Anyway ,the next morning I was taken before the Judge  who released me once I explained my situation and recounted the birth of my first-born child, but somehow I knew that I had missed a very important moment in the life of my little girl .Embarrassed that I had not been there to see my daughter the night before, I postponed going to visit her until a few days later. That turned out to be a tragic blunder.

 

By some cruel twist of fate, It was around this time in 1972 that I embarked on a bank-robbing spree, and before my baby could celebrate her first birthday, I was locked away in federal prison with 30 years. I would be gone for 10.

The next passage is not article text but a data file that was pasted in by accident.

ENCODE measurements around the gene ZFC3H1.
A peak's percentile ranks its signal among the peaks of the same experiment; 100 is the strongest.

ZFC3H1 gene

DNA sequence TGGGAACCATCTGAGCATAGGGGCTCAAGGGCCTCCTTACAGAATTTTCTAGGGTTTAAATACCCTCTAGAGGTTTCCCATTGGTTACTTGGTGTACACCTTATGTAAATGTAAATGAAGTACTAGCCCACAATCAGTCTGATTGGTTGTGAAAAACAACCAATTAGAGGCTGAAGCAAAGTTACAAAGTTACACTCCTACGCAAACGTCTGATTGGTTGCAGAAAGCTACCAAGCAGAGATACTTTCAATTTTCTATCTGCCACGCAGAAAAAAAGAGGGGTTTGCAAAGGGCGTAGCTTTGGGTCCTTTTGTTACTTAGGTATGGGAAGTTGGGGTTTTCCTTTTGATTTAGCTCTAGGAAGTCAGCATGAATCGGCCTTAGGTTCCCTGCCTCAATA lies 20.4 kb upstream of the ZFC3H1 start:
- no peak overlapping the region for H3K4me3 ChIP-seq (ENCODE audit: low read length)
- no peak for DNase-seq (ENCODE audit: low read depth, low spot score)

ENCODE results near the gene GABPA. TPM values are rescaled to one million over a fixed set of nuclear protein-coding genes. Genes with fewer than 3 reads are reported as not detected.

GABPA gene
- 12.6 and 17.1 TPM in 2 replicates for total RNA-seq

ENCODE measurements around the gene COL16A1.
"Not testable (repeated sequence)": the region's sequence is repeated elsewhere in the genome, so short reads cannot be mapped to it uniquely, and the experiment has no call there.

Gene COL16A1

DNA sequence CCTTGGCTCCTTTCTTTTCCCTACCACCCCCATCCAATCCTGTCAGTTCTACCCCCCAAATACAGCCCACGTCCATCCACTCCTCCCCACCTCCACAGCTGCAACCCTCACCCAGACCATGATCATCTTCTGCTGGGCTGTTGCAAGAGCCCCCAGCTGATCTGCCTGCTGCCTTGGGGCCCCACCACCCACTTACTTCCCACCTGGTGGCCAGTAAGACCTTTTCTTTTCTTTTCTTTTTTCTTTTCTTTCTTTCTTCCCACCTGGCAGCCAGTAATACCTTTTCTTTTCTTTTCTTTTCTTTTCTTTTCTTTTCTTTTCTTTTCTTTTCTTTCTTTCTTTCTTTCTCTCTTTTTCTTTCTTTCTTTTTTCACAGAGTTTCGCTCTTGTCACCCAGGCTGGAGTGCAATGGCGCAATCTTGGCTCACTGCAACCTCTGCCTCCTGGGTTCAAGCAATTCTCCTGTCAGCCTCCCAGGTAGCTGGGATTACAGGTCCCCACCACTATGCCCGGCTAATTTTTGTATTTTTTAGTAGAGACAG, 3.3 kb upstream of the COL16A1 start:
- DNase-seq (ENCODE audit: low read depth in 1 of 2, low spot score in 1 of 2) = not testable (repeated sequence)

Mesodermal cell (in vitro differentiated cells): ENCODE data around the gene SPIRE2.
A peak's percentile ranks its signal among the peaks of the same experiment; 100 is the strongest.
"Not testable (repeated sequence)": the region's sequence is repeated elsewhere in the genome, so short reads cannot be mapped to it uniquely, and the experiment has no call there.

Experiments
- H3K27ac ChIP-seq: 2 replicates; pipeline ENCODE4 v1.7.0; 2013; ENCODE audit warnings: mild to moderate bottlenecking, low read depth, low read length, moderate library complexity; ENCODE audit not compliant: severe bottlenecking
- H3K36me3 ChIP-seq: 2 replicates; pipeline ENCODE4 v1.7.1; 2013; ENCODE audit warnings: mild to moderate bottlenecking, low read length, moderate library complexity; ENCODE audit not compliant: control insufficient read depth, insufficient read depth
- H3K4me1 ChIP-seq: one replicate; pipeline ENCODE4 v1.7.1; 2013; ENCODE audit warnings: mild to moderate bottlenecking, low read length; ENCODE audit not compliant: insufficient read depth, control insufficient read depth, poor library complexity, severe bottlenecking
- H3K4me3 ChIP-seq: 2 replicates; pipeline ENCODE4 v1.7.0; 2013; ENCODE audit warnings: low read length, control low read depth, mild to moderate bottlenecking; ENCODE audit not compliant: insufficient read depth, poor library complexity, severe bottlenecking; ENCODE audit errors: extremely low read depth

Once released, I remember how nervous I was when I went to visit my daughter. I searched my mind for something that would allow me to make a good first impression on a little girl who knew more about the visiting hours in jail than she knew about what time Sesame Street came on. This child of mine had probably seen the insides of more prisons than she had classrooms, and it had always pained me to think how my daughter must have hated me on those ever-occurring days in school when the students had to stand before the class and announce just what it was that their fathers did for a living. Even though some of the other students may have had a dad that was a garbage-man or one who worked in a fish market, my daughter was probably the only child who on “Career Day” had a dad who was locked up. Wow, that must have been traumatizing.